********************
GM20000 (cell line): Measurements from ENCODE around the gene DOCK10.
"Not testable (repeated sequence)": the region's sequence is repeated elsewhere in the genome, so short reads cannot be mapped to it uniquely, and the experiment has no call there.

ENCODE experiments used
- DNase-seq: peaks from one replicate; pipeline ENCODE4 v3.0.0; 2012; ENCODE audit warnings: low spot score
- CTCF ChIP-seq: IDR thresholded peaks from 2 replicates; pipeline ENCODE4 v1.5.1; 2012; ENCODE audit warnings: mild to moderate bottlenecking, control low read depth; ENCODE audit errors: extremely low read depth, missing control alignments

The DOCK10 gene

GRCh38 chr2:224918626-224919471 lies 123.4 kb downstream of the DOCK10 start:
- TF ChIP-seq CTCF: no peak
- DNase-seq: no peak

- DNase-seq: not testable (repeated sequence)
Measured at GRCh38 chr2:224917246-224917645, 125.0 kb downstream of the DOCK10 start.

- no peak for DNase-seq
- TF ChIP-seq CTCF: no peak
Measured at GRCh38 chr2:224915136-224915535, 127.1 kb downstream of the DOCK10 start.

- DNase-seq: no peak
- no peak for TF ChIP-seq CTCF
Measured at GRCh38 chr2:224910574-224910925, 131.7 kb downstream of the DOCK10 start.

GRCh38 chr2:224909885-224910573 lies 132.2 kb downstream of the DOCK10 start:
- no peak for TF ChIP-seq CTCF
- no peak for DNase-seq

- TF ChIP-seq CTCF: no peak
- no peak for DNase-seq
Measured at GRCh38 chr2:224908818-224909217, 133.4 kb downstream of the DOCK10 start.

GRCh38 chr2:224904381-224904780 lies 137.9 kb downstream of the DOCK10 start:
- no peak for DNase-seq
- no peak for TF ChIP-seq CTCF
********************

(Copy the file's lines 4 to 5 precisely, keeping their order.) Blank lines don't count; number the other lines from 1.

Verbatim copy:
- DNase-seq: peaks from one replicate; pipeline ENCODE4 v3.0.0; 2012; ENCODE audit warnings: low spot score
- CTCF ChIP-seq: IDR thresholded peaks from 2 replicates; pipeline ENCODE4 v1.5.1; 2012; ENCODE audit warnings: mild to moderate bottlenecking, control low read depth; ENCODE audit errors: extremely low read depth, missing control alignments